You have to sympathize with decent cops. Not only do they deal with danger every other day, they have to put up with the nut-jobs who detest authority, of whom there is no shortage nowadays. One problem pattern, nowadays, is this: The cop issues an order which the subject won’t obey. The situation escalates into a test of wills. Authorities can panic or succumb to fear of seeming impotent when not obeyed. If you will not cooperate, your
failure to comply becomes the focus of the whole charade, eclipsing the original complaint – e.g., your jaywalking offense. Add further tension when the suspect claims (and may be right) “Your order’s not legitimate!”
It was snowing like crazy on 2/22 of this year, after President’s Day. Six friends of mine from everywhere had sent me links to a Washington Post article about a 12-year-old girl “journalist” who’d been confronted by a small-town cop, commanded to stop taping him, and allegedly threatened with jail time if she didn’t. The threats were illegitimate, of course. This generated lots of YouTube hoopla, as you’d guess. (Ahem! The First Amendment and all that.) The headlines didn’t say where the small town was. Until the seventh email, from a friend right here in town, who’d written in support of Marshal Joe, I didn’t know that the story featured Patagonia.
Both carelessness and lying undermine authority. I read the article. Joe had messed up. Still, Patterson’s a pretty decent guy, most of the time. I got to know him, years ago, when very crazy friends of mine, in separate incidents, had “crossed the line.” He could have been a macho jerk with them, but he was not. He handled them with patience and respect. Of course, we do live in a bipolar world, so you’ll also hear stories around this small town in which it’s said he’s sometimes been more brutish than need be. And, so it goes.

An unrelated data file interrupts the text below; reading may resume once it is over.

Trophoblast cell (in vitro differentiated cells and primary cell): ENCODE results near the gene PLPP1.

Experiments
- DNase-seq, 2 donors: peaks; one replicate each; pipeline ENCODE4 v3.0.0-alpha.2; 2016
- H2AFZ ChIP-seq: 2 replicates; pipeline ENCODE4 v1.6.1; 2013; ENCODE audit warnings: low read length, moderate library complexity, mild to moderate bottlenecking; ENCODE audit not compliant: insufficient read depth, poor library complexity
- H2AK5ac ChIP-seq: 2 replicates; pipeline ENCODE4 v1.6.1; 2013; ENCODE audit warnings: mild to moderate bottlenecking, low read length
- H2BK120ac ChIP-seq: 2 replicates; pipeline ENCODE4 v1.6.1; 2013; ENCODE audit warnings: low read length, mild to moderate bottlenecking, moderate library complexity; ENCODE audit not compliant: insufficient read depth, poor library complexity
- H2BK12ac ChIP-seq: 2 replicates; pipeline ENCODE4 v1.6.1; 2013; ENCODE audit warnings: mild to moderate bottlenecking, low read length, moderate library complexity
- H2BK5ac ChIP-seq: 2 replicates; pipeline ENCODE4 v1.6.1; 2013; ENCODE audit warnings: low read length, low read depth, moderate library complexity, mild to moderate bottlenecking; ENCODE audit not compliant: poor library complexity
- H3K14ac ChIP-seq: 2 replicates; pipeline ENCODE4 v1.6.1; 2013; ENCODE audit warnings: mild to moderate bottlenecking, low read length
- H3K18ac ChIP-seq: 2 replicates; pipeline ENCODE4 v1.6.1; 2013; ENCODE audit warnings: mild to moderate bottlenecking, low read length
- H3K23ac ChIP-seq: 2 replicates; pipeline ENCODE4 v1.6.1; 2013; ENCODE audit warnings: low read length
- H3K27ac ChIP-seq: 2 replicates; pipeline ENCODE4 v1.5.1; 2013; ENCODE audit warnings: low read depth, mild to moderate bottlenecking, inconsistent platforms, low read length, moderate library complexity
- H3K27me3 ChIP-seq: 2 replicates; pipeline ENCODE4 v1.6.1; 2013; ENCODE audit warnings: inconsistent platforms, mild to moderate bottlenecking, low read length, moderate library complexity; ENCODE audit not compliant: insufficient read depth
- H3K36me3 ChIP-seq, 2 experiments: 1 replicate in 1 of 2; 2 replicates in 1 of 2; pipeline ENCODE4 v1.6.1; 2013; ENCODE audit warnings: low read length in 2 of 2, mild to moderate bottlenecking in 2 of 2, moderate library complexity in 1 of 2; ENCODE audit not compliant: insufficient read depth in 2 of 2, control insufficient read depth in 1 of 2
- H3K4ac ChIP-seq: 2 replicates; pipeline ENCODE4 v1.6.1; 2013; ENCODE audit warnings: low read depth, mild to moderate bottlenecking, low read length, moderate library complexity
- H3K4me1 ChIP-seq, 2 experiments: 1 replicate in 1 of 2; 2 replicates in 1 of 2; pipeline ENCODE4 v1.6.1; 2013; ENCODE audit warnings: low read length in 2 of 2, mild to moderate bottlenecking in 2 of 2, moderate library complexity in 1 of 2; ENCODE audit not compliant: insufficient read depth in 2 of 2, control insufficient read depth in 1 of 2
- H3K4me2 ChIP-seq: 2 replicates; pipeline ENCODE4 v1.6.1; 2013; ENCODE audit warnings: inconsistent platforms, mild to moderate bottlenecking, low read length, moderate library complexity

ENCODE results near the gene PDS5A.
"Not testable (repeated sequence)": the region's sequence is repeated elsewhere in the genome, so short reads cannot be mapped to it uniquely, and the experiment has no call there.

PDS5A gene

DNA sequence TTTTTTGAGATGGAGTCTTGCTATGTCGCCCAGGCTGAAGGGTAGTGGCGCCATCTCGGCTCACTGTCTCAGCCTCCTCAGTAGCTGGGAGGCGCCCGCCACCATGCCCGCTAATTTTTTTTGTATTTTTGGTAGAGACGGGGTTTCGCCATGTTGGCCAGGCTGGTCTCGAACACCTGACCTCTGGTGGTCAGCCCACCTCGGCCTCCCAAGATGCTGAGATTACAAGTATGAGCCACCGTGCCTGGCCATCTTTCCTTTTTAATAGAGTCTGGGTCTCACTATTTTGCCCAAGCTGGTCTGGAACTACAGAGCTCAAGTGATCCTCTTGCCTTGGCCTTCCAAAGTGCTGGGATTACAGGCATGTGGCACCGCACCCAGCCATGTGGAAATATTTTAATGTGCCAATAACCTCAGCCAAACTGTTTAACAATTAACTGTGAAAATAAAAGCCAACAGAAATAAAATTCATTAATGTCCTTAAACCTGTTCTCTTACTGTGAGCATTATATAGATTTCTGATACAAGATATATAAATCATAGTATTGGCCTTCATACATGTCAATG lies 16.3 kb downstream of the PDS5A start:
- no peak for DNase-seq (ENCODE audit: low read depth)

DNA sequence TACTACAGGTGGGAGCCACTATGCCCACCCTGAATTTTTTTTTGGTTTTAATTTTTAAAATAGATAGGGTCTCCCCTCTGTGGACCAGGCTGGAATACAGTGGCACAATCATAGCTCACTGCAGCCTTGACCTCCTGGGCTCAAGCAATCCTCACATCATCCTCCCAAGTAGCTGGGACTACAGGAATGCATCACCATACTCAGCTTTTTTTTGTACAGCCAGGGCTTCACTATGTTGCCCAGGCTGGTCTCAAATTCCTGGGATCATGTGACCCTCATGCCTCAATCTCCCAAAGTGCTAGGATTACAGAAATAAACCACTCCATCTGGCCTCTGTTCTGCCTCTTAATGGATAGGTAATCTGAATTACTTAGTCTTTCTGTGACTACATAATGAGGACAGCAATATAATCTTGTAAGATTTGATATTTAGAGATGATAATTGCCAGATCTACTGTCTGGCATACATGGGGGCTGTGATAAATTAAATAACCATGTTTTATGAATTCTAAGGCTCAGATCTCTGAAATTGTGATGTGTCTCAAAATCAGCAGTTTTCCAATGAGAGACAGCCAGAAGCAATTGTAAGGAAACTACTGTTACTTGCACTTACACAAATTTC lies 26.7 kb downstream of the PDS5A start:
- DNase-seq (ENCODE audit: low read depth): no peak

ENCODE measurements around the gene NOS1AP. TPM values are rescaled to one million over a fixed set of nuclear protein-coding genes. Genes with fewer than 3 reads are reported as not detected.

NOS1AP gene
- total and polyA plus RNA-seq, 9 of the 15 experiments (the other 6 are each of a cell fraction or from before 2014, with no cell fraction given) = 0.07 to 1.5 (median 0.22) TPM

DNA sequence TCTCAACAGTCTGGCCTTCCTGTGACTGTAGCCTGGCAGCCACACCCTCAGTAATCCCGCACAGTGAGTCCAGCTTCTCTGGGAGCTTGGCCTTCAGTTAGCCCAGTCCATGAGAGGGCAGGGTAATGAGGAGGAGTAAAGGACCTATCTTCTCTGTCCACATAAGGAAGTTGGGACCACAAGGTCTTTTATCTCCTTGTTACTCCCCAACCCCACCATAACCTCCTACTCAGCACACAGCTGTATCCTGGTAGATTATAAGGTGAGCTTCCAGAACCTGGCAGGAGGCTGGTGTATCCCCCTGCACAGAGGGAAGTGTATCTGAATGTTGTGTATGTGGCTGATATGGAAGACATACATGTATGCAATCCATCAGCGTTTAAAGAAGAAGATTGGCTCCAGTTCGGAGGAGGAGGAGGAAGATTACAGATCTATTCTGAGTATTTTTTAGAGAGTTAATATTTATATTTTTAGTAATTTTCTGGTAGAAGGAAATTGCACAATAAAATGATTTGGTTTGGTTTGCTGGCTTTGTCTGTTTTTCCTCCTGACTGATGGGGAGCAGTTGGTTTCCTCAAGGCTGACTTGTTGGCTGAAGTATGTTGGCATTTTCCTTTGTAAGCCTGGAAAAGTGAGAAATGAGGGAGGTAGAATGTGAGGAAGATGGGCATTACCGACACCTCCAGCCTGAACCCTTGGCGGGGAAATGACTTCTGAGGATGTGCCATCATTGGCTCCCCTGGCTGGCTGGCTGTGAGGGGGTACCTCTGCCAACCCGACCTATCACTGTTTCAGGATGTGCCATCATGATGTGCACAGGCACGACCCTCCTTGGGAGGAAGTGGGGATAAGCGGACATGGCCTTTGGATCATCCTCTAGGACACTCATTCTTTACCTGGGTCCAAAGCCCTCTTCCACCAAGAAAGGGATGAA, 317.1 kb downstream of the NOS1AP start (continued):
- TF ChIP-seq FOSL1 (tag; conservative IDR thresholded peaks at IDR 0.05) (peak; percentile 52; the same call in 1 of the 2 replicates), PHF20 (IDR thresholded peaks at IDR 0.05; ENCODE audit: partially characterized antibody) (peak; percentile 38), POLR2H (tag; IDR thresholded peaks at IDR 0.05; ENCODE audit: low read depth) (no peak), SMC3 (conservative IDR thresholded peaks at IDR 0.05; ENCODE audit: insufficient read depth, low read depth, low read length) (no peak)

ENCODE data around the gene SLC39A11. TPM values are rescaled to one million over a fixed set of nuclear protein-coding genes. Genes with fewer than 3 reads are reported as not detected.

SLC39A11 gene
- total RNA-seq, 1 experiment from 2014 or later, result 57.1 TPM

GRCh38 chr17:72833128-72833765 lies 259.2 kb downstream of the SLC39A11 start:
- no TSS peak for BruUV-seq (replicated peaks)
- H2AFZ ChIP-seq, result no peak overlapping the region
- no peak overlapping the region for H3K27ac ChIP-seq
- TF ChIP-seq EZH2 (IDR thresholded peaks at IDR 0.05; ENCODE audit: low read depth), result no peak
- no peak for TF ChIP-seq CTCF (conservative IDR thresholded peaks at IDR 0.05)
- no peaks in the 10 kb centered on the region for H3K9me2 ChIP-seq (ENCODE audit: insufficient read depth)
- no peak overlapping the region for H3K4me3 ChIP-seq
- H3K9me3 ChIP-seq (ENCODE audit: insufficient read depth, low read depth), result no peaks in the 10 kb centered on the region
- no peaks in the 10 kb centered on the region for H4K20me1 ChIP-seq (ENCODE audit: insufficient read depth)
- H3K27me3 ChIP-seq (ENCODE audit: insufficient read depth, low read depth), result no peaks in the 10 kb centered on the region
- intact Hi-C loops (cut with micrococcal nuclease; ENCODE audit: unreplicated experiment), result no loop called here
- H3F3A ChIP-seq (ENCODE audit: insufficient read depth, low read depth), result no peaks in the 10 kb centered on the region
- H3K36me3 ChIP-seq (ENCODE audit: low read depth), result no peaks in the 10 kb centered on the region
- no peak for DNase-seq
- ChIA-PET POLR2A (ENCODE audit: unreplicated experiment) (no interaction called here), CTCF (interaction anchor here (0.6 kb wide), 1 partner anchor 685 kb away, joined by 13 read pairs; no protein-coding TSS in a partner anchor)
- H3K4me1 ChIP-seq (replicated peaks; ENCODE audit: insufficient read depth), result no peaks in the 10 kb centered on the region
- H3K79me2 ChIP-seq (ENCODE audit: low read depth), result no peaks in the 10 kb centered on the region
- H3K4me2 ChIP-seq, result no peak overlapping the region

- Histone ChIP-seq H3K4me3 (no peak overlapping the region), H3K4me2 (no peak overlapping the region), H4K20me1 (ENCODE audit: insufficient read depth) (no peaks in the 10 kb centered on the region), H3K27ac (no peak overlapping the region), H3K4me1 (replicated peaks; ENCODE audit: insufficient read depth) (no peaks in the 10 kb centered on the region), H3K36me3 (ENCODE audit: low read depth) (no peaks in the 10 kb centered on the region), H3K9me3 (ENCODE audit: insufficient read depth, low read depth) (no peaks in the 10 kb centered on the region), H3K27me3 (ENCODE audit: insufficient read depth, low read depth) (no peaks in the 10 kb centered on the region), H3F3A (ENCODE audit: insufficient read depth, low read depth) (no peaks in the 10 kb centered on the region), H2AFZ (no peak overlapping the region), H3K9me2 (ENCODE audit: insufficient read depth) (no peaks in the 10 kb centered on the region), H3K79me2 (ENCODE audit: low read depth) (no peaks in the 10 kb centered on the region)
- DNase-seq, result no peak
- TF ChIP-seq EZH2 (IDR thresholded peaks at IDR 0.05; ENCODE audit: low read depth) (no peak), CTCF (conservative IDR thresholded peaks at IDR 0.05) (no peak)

I taught high school for many years. All teachers, as you know, must keep their classes in control. It’s what they have in common with police. You represent authority and have to figure out real quick what you can do if someone won’t obey. You mustn’t ever let things
go too far. The other 27 kids – instinctive libertarians – potential rebels, too are watching with real interest, like young hawks, to see how you will either cope or fail. And that includes the damaged ones who – sad to say – are gonna spend some later time in jail.
In videos depicting tough arrests, it’s clear that cops sometimes become both frightened and confused. Perhaps cops could be better trained or screened for better character. But, like your average teacher, till he’s given better pay and more respect, the guy who pulls you over or kicks down your bedroom door at 3:00 a.m. will rarely be a Nobel laureate.
It must infuriate a cop to have so many citizens, including child journalists and mouthy know-it-alls like me bombasting our opinions at what seems like his expense. Still, even with their hardships and responsibilities, authorities must first ensure that they police themselves. When officers of any kind – elected or appointed, or born into their high role – abuse or just grow careless with the powers given them, you face a classic symptom of
societal decay which, unopposed, will never go away.